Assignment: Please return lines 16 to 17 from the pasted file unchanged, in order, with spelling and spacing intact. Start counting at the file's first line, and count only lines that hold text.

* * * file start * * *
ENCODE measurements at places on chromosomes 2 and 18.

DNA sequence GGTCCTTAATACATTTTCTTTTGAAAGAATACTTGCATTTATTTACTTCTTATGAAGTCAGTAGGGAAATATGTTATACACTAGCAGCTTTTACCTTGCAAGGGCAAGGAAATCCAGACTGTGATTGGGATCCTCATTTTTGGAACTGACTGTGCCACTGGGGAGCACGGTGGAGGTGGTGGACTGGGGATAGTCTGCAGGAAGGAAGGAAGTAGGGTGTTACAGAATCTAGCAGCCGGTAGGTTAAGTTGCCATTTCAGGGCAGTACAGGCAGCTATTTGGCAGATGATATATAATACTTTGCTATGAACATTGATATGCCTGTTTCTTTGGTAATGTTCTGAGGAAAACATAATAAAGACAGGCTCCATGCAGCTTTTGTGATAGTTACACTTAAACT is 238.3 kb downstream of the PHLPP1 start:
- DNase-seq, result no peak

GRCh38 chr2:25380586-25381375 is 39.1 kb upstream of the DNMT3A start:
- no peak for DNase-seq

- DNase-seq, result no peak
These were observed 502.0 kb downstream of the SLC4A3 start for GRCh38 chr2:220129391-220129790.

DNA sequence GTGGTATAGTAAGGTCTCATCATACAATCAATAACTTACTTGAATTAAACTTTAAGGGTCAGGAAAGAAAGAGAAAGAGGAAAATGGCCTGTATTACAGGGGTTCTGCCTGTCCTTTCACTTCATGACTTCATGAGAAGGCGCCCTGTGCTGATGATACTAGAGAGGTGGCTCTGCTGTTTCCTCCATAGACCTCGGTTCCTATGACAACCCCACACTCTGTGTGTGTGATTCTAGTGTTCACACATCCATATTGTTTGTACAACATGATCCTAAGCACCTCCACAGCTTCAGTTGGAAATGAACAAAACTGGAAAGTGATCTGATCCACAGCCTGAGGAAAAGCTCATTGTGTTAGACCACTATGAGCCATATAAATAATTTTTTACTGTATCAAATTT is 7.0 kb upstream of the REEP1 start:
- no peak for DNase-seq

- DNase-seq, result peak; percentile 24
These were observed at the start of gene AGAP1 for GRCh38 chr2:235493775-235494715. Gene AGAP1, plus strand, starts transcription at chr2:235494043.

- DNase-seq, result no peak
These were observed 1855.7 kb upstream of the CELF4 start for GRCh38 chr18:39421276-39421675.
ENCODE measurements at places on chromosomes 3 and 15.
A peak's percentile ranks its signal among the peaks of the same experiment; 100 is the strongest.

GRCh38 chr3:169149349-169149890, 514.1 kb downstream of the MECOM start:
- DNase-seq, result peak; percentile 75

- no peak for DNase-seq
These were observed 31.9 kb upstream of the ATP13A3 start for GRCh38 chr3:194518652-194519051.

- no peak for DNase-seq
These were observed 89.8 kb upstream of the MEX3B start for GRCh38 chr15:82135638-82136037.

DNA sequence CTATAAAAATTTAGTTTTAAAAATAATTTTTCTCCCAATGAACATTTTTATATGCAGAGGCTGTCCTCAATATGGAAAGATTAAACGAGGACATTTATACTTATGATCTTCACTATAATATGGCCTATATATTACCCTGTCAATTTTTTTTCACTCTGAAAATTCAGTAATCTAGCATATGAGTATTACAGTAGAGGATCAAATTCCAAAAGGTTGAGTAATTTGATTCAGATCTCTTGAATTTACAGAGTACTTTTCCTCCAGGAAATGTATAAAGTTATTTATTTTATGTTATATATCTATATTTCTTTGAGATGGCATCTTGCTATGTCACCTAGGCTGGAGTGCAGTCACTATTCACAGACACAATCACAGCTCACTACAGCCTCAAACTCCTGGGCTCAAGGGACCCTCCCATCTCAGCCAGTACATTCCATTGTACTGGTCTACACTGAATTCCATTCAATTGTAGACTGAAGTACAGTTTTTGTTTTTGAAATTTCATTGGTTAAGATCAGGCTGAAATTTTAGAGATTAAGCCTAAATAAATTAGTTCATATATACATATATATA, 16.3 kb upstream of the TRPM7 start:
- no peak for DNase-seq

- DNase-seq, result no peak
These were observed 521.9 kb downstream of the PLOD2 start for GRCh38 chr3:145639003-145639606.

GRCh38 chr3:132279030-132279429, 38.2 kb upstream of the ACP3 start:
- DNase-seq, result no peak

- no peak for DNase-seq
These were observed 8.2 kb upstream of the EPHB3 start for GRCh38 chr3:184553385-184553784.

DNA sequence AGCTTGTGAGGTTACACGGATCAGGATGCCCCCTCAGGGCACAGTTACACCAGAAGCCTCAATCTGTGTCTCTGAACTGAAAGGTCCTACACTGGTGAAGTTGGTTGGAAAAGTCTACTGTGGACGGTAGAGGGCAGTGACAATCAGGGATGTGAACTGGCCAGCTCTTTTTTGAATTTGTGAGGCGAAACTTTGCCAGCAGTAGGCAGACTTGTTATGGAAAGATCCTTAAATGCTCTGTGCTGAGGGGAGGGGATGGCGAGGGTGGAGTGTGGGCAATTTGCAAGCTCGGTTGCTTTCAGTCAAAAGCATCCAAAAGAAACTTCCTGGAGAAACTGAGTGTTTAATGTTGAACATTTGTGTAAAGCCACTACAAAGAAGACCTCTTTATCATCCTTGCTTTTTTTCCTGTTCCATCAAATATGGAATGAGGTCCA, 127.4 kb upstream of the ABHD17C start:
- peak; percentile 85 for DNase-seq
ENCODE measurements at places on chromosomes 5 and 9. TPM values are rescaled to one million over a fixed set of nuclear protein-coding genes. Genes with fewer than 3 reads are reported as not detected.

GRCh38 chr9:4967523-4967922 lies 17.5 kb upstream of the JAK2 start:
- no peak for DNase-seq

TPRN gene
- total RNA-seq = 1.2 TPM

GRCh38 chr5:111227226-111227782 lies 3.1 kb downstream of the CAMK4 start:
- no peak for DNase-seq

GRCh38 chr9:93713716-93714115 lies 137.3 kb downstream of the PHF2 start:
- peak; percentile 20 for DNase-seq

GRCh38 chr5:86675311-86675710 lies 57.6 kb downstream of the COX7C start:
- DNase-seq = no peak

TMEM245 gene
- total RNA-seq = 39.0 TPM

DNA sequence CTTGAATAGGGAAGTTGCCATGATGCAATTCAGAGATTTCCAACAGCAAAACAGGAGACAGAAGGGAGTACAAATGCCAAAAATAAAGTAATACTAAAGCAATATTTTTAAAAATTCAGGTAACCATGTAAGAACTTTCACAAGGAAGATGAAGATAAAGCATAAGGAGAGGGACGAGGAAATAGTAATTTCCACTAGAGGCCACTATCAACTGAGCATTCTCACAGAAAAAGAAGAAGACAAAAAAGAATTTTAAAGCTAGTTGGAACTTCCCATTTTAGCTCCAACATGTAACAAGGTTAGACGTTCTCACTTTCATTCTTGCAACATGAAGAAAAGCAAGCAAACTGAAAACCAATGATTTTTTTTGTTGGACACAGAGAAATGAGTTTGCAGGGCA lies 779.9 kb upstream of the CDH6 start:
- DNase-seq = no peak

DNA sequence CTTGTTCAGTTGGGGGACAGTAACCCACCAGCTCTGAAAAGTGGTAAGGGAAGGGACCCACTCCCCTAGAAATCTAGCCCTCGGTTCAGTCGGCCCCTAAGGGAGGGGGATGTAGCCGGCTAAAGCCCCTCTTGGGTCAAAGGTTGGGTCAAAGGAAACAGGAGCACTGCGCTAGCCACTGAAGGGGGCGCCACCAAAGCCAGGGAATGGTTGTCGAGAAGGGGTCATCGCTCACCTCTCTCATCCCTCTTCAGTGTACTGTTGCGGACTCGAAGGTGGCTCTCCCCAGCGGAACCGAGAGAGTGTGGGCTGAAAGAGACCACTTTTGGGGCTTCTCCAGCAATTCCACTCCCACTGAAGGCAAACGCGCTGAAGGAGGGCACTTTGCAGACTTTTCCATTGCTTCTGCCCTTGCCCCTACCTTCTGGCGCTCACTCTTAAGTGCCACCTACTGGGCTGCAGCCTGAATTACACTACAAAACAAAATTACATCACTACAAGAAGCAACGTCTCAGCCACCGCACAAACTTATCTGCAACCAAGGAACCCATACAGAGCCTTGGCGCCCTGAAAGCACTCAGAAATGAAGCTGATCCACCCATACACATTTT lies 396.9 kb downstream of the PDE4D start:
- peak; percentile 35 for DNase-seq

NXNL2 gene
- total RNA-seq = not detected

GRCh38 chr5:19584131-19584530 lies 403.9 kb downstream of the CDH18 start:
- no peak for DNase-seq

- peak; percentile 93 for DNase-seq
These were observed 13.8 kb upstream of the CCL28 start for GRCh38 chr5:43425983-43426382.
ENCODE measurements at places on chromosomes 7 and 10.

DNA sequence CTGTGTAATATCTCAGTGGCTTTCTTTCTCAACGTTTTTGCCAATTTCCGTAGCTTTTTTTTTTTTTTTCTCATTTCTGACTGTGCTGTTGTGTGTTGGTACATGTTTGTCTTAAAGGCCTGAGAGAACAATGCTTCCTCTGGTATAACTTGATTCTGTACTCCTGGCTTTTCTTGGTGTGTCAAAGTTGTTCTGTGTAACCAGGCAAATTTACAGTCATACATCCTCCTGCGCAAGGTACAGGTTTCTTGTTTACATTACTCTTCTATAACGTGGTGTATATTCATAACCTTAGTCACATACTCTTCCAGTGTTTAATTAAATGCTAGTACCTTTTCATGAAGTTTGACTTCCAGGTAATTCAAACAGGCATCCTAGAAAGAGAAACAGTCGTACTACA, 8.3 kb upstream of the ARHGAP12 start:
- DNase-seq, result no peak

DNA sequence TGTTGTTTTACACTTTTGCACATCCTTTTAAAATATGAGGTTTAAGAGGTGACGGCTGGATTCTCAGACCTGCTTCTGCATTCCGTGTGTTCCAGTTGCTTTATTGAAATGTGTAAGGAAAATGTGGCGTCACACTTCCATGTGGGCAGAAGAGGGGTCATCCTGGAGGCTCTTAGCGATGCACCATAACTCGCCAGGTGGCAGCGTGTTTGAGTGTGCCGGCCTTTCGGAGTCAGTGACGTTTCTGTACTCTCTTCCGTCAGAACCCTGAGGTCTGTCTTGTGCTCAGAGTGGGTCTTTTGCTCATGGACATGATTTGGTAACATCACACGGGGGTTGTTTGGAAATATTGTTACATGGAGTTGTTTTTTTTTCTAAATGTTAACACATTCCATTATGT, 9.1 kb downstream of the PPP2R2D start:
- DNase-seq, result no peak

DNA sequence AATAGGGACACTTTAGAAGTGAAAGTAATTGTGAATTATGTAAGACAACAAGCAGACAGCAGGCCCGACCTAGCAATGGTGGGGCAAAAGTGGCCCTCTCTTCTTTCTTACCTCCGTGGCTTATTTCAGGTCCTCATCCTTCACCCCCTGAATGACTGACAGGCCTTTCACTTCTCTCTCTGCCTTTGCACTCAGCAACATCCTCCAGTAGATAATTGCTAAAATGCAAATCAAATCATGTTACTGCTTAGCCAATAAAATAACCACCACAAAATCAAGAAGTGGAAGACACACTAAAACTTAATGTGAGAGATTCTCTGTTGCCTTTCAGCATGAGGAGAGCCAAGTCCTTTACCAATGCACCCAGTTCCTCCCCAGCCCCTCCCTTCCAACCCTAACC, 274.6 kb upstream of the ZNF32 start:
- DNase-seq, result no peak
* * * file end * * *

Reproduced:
GRCh38 chr3:169149349-169149890, 514.1 kb downstream of the MECOM start:
- DNase-seq, result peak; percentile 75